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A recent successful film (Don’t Look up) tells what would happen if American political leaders were confronted with the imminent threat of a meteorite that could destroy the planet. Having worked on this subject for a long time, and having read many novels about it (especially the three brilliant Chinese novels by Lu Cixin known in English as The Three-Body Problem), I know that most of the scenario in this film is implausible: not only is this disaster far from being the most likely among those that threaten the existence of life on our planet, but the reaction of the American authorities to such a deadly comet, should it appear, one day far away, would not be that one; Working groups at the UN are preparing a coordinated international response and a first plan, born in Europe in the early 2000s, is being tested by NASA and the European Space Agency to deflect such an object, the result of the efforts of a formidable European team and the support of the European Union’s Horizon2020 programme.
Nor is the most interesting thing about this film the obvious metaphor for the other threats to our survival, and in particular to our environment, and the refusal of many to face them.
For me, Don’t Look up is mostly an opportunity to remind ourselves that we are sometimes like the viewer of a film who understands that these characters are making choices that will lead them to disaster, and who would like to react in their place.
This is also very often true in real life: we would like to prevent such and such a friend from choosing, or staying, with a companion whom we guess will make him or her unhappy. We would like to prevent someone from taking a decision that will ruin his or her career, business or health. We would like to prevent those we love from hiding from reality, from denying it, when there is still time to change it.
But here’s the thing: what is the reality that others are denying? It is easier to know that the other is wrong when one has access to indisputable data, like the spectator of a film, or like the historian; and it is easy to say today what one would have done in many past situations; but this retrospective knowledge is of little use: in the reality of the present time, who can claim to be knowledgeable enough to know better than the others what is good for them?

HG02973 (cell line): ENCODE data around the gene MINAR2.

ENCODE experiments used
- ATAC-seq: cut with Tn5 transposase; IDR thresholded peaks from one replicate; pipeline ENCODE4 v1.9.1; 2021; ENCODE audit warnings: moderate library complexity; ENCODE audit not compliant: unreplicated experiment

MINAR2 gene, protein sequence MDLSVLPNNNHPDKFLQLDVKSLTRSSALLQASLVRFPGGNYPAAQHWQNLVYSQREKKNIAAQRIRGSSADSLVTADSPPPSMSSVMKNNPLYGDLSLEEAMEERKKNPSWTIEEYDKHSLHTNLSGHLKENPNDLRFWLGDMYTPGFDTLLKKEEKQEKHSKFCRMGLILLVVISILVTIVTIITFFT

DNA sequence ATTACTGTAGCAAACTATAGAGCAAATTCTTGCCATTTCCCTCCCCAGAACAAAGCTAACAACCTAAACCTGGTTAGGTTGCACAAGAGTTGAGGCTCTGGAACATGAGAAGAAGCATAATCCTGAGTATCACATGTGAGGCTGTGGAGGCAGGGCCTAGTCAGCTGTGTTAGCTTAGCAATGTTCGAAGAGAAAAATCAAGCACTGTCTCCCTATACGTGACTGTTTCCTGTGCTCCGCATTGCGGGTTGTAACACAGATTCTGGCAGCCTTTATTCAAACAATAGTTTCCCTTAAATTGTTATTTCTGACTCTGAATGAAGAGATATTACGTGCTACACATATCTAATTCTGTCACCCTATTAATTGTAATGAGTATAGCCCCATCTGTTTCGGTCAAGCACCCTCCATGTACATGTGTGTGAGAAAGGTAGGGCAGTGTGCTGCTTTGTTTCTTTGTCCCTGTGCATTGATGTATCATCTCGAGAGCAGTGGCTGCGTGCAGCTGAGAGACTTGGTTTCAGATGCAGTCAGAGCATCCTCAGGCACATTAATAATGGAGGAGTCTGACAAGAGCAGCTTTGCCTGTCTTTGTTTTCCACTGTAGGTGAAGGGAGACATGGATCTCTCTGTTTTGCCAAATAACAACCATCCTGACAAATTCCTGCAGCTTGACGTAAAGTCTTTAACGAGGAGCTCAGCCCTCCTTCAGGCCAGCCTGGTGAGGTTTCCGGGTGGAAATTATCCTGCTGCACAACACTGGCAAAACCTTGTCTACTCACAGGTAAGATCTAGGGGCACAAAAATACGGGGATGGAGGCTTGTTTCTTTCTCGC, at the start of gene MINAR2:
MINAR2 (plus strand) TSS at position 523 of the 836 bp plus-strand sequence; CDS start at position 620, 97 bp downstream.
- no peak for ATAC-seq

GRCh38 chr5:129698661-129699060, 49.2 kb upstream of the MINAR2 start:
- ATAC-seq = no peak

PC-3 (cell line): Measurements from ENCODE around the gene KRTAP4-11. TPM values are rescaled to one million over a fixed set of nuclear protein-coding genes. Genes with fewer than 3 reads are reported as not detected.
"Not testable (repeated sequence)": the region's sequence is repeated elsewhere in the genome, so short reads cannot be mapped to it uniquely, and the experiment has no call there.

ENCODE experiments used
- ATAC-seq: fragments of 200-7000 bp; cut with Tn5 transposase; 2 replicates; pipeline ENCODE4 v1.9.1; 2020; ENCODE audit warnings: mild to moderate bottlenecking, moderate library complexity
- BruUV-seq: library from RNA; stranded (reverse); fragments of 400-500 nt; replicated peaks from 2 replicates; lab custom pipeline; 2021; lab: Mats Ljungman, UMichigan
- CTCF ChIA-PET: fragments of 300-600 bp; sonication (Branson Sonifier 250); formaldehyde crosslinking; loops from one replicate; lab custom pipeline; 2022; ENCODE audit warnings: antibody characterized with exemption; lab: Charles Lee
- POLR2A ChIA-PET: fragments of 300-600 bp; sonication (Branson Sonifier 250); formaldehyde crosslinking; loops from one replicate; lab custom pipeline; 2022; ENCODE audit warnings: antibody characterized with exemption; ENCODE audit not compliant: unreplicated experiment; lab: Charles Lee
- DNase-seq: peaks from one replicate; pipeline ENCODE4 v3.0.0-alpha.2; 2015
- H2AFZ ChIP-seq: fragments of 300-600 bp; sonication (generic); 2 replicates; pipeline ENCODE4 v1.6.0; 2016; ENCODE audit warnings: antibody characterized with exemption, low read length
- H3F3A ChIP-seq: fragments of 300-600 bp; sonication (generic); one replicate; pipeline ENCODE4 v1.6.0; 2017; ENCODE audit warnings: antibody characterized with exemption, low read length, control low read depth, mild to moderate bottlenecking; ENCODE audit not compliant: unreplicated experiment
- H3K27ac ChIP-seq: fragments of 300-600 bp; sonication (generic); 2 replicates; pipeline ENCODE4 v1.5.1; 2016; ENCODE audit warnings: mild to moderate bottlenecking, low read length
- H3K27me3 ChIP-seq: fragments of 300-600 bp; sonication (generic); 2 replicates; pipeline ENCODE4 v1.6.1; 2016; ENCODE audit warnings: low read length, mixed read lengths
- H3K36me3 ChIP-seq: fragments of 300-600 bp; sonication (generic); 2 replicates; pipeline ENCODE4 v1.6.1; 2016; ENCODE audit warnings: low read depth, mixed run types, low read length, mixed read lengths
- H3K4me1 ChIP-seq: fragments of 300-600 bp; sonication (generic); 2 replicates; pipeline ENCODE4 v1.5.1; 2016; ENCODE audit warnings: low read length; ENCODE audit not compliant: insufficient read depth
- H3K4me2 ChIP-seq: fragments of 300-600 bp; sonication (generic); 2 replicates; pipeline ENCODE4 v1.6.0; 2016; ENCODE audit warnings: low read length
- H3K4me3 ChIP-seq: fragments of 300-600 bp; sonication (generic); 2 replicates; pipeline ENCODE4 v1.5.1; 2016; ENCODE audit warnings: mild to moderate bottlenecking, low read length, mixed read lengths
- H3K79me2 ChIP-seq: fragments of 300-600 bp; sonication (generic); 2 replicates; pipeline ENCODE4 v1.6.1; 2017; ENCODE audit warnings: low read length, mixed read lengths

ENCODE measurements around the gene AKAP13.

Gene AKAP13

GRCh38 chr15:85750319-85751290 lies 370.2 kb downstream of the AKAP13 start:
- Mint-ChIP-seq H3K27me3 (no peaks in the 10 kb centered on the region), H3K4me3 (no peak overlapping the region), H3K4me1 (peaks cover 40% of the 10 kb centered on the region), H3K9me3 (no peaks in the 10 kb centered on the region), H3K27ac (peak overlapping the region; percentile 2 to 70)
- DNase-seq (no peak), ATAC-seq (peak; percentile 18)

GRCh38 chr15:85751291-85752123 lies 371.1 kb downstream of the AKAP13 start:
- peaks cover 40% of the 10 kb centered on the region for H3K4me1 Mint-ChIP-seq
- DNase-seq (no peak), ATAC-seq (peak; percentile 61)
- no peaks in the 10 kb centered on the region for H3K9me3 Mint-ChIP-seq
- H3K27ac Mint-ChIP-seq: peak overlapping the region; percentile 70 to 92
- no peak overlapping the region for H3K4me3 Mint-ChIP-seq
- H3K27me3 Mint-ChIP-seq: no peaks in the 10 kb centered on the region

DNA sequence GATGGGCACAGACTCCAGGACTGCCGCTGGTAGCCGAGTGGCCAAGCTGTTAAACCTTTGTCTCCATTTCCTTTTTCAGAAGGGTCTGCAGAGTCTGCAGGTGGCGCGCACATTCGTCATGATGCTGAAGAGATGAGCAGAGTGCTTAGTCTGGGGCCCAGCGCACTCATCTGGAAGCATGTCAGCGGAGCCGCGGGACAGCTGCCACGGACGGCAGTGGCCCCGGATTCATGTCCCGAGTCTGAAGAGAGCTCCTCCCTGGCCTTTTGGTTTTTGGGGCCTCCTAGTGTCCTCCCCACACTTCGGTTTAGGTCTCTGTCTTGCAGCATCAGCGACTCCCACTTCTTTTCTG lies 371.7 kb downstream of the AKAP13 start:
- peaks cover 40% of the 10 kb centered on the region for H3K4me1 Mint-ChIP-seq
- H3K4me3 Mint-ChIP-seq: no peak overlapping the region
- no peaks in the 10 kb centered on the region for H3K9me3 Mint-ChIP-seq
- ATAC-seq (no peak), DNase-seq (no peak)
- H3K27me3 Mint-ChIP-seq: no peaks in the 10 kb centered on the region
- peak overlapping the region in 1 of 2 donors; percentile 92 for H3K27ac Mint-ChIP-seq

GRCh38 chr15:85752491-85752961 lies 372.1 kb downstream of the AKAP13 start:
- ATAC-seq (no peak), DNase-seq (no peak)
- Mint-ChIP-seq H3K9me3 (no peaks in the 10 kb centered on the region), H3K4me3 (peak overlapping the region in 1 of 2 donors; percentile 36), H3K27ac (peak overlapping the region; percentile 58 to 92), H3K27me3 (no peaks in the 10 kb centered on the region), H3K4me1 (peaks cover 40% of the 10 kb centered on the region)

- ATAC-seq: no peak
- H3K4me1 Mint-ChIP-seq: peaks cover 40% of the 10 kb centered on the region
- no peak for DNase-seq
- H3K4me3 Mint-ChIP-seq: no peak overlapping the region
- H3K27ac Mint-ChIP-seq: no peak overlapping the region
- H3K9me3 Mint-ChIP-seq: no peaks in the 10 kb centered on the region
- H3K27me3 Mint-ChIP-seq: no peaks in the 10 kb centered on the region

And yet this is the heart of social life: one must try to convince those whom one thinks will make mistakes that will harm them. And, above all, you have to make them behave when their behaviour affects the lives of others. This is the very definition of life in society. The question remains as to who, and on what basis, can legitimately impose changes in their behaviour on others? In democratic countries, it is Parliament, on the basis of the best scientific information available to it, that can do so; without denying reality, or inventing it.
We are far from this ideal of democratic lucidity in many countries and on many subjects.
This is particularly the problem in Europe today: with less than three months to go before elections that will determine a large part of its fate, most candidates have not presented any global vision, any programme, or any figures for their proposals. Even if efforts are made every day by all, the country is faced with immense challenges: its industry is doing very badly, its environment is deteriorating, its education system no longer meets the needs of tomorrow, its health system is on the verge of collapse, its debts are abysmal.
And it is probably because many european people unconsciously know that their future is very worrying that they prefer not to talk about it. Like a patient who knows he is doomed and does not want to hear about his impending death.
It is time to wake up. It is time to look up. It is time to discuss in depth visions for the future, programmes, projects, efforts to be made, constraints to be imposed, successes to be built.